Image credit: Brownie Harris/NBC
MEN OF ACTION More flashbacks reveal Aaron's (Zak Orth) past and just how much it contrasts with Miles' (Billy Burke) early blackout days. It may not seem like Aaron will ever do the things his one-time militiaman companion has, but Aaron has a surprise up his sleeve.
Miles, Charlie, Nora and Aaron all deal with difficult choices when faced with a man from Miles' past| Published Oct 30, 2012
This week Revolution delivered viewers what very well may be the best episode of the series yet. It was an episode that revealed how our characters act under the pressure of impossible choices and featured a series of flashbacks that may be the show’s most heartbreaking and relatable thus far.
The episode, titled “Sex and Drugs,” starts with Nora unconscious – the knife cut from her tussle with Hutch in Noblesville has turned life-threatening as it’s become infected. Miles steals a horse carriage and, with Charlie and Aaron also aboard, takes Nora to the nearest place he knows he can find help. It’s a white mansion, lined with poppies beyond its fence. There we meet the man in power in the house, Drexel, whose idea of “fun and games” is to force Miles to his knees at gunpoint, count to three, and declare it all a joke just when you thought he was going to pull the trigger.
Miles’ one-time acquaintance is played by Todd Stashwick, whom you may recognize from Supernatural’s “Monster Movie” episode or from Maxwell House Coffee commercials. But know that his character in Revolution is in a whole other league of villain from his Supernatural Dracula and his advertising enemy of the French press.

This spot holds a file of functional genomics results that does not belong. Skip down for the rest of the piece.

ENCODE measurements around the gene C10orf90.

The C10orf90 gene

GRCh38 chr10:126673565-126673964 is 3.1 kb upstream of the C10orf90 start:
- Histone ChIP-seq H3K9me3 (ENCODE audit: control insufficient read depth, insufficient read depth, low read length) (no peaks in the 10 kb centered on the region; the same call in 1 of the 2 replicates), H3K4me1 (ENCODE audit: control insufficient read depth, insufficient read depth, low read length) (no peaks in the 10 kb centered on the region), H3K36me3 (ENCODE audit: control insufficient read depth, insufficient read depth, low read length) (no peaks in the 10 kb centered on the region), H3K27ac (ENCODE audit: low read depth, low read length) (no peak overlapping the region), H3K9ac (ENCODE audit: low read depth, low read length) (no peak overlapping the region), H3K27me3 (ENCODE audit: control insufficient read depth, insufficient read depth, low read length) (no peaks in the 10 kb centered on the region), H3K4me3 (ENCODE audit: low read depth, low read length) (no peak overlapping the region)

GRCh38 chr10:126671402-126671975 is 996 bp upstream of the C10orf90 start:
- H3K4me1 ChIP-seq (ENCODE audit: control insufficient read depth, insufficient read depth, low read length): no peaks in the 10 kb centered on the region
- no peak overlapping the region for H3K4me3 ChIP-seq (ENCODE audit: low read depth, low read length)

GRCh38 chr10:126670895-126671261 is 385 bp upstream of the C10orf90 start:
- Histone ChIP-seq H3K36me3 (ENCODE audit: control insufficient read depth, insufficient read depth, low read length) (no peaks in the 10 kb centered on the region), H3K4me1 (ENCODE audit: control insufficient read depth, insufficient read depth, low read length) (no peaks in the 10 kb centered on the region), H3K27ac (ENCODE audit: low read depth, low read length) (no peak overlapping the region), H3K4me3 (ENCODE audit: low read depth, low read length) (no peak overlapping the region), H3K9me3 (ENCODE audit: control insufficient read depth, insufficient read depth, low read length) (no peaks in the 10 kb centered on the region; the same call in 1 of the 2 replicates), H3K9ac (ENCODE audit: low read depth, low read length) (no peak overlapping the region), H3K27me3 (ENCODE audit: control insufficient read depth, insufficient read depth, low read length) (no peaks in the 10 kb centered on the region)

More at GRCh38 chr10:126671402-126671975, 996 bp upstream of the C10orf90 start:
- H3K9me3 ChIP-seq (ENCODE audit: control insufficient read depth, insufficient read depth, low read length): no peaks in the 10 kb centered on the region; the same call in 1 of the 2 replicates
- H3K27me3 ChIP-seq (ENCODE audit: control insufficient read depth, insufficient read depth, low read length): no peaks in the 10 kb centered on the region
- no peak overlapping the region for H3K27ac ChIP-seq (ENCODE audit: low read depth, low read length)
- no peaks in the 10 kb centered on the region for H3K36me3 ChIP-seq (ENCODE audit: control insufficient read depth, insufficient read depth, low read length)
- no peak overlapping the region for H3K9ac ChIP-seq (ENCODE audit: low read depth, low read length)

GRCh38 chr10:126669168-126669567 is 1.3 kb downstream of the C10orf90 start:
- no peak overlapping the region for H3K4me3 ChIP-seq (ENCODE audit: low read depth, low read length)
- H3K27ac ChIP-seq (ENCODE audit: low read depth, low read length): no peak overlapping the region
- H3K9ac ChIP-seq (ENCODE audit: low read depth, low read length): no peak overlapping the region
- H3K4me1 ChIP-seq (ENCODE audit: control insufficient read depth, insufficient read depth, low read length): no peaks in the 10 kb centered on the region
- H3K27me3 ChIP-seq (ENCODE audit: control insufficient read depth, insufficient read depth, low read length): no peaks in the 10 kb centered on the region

Drexel does welcome Miles, Charlie, Aaron and a still unconscious Nora into his home, and the in-house doctor does save Nora, with the help of a blood transfusion from Miles, who grips the hand of his ex-lover tightly as his O negative blood transfers over to her. But as soon as the gang is about to head out (Nora still unconscious but taken care of), things take a turn. Drexel reveals that he knew Miles when he was a general in Monroe’s militia.
“He would order men in front of a firing squad the way you and I would order a beer,” Drexel says, all the while recounting brief memories of Miles with an off-putting casualness and levity – again, like this is all just “fun and games.”
Turns out Drex isn’t too pleased with the former militia general – Drex once had quite the good thing going with Miles. Miles would eliminate Drex’s competition in exchange for gold. But when Miles went rogue, Drex’s position of power went with him.
In a flashback to the night of the blackout, we see Aaron with his wife, Priscilla (Maureen Sebastian), in a limo. It’s their anniversary. They’re just beginning a romantic getaway, but the blackout hits before they can get out of town. Later, we see Aaron helpless to save his wife from an illness in a land with no medicine. She’s picked up a disease by drinking unsanitary lake water. It’s a stranger they meet on the road, not her husband, who knows how to help her. Then later again, we see Aaron, struggling to light a fire. He’s frustrated and ashamed – as an uber-wealthy Google exec, he once was able to give his wife everything. Now he can’t do anything for her. But Priscilla stays by his side, telling him that he is the only thing that matters to her.
Back in the present, Drexel is about to declare the cruel way he wants to get even with Miles. There’s an Irish family up the road, who burned most of his poppies (yes, he uses them to make heroin) on what Drexel claims was a drunken rampage through his fields. Where the getting even part comes in is Drexel orders Charlie – no, Miles it can’t be you, it has to be Charlie – to go kill the patriarch of that Irish family, Bill O’Halleran. And if she doesn’t do the murderous deed, Drex will kill the whole gang, starting by “smothering Latina Barbie.”
NEXT PAGE: Decisions, decisions